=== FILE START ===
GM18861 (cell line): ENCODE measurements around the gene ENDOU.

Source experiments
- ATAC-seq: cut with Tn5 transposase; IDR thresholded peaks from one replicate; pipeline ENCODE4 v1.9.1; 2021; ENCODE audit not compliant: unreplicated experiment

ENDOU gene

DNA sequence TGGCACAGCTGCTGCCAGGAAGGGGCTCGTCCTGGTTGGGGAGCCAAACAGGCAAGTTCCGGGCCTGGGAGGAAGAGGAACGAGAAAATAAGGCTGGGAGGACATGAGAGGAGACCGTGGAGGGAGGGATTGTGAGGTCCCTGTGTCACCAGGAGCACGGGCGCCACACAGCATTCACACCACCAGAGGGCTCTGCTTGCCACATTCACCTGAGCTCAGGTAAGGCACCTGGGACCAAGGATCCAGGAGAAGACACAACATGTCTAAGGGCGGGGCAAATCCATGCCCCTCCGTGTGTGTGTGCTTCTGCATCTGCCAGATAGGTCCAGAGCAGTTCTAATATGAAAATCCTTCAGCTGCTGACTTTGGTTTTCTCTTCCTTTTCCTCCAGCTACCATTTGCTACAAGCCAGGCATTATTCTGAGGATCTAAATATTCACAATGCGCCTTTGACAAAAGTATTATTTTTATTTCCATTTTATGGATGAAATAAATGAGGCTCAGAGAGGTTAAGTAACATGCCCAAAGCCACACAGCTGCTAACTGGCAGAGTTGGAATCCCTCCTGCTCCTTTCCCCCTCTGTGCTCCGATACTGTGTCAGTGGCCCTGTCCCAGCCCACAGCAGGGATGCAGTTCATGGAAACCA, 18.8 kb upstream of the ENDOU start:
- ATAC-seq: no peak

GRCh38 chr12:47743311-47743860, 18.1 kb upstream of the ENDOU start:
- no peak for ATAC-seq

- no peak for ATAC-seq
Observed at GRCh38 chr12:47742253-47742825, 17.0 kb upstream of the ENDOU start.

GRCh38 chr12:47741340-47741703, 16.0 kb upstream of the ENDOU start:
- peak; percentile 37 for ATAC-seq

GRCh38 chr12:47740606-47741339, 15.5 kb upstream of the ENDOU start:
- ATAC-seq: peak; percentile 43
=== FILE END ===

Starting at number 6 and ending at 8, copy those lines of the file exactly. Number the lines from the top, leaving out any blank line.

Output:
- ATAC-seq: no peak

GRCh38 chr12:47743311-47743860, 18.1 kb upstream of the ENDOU start:
- no peak for ATAC-seq